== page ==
Two officials, two corruption cases, two different outcomes

camps seron
Francisco Camps (left) and Juan Martín Serón

Recently the provincial court found Juan Martín Serón, mayor of Alhaurín el Grande, and his town planning councillor Gregorio Guerra, guilty of a single bribery charge in the ‘Troya’ corruption case

The two men were banned from public office, yet only for one year, and fined 200,000€ each.

The men were found guilty of one count of soliciting a bribe of 122,000 euros from a developer for a residency licence by “taking advantage of” ambiguities in planning regulations.

The two were found not guilty of 12 other charges of bribery.

Meanwhile, in Valencia last week, Francisco Camps, the former PP president of Valencia was found not guilty of receiving  hand-made suits to the value of 30,000 euros as part of the Gürtel bribery racket.

After three days of deliberation the nine-member panel found both him and Ricardo Costa, the former Partido Popular secretary general in Valencia, not guilty of corruption.

The two were accused of receiving gifts from the Gürtel network in return for public contracts worth millions of euros.

Francisco Correa, alleged ringleader of the Gürtel racket and currently in jail, gave evidence against Camps and Costa.

The men were cleared by five votes to four, enough to quash a conviction under Spanish law. A jury spokesman said the conclusion was that neither Camps nor Costa had received gifts in an official capacity and there was no proof that the suits were paid for by members of the Gürtel ring.

So two similar cases, both involving bribery, and two completely different outcomes. It’s nice to see all the corrupt officials getting their comeuppance, cleaning the industry if you like, but it would be nicer if the punishment fitted the crime.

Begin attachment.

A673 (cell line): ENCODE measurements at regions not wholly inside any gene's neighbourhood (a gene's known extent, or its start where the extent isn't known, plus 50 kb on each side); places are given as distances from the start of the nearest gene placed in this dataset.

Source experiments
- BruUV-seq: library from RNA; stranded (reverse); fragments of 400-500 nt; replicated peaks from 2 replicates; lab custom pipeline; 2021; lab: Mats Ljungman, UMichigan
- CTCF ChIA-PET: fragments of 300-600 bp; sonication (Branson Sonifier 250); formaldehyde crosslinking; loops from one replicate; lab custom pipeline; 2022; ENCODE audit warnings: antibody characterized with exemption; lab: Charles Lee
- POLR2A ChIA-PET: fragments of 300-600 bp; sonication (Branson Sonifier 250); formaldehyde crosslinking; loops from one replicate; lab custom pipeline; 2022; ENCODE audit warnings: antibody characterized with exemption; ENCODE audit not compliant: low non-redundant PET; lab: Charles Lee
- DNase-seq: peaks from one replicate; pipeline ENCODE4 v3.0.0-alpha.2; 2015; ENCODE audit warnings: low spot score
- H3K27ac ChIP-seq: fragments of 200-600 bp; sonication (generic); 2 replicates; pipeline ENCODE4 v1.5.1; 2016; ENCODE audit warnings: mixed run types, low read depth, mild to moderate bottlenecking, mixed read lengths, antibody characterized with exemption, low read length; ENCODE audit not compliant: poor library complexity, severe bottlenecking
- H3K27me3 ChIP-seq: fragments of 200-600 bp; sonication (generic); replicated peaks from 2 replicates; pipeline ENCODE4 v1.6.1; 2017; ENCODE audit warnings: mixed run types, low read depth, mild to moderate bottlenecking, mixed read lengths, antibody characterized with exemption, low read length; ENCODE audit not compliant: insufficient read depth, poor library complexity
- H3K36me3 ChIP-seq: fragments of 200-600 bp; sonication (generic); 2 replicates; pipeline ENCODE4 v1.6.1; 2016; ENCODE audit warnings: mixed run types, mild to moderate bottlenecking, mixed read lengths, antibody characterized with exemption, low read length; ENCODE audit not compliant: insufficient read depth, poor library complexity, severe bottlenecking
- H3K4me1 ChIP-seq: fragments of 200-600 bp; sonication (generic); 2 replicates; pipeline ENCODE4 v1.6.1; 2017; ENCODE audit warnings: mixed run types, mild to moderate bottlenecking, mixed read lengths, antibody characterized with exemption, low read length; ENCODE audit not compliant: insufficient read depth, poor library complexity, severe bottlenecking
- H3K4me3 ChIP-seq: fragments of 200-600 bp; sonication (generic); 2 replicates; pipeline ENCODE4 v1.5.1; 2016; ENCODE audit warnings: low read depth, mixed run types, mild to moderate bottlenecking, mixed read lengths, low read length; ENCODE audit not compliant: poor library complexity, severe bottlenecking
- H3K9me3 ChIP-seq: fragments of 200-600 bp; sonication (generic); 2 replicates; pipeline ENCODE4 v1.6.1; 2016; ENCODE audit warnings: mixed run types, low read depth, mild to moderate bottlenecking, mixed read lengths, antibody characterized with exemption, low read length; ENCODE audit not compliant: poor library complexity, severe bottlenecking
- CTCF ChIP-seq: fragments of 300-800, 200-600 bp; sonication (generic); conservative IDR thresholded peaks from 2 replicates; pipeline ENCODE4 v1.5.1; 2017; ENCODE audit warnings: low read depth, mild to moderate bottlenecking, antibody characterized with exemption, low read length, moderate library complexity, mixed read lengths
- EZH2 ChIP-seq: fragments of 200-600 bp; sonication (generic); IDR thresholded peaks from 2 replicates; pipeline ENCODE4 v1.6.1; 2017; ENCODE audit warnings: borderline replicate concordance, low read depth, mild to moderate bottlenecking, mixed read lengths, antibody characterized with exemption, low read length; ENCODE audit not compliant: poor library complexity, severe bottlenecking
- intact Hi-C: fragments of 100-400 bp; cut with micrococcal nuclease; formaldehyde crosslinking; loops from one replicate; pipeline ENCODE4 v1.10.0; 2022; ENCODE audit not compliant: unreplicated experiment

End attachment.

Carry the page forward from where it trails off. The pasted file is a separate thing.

In the first case, how can a convicted criminal, known for bribery ever be able to hold public office again? He should never be allowed anywhere near any official buildings, and should have received a custodial sentence.

In the second case, I’d like to know how a man on a state salary was able to pay 30,000 euros for suits. How much did he earn? I’d suspect he is rubbing his hands today and counting himself lucky to have escaped justice.

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One thought on “Two officials, two corruption cases, two different outcomes

  1. DQ

    Wow, such arbitrary ways to hand out justice to criminals! Sounds like someone needs a lesson in caselaw and how to properly conduct a lawsuit AS a “judge”……. Why didn’t they ask Mr. Camps to prove how he paid for the suits? Duh…

    And the other two? Since when can a convicted “felon” hold public office? I suppose laws are different in every country, but I am pretty sure I wouldn’t vote for a felon when it came time for a new mayor lol What a goofball judge. Where do these judges to go school? Ringling Brothers Circus????

    It is actually really good to know where these losers are from, I won’t be buying any property there! Knowing how screwed up those two judges are, I most likely won’t even go to those areas for any reason!

    Good grief. You are right, the punishment did not fit the crime… wait, what crime? lol

    DQ

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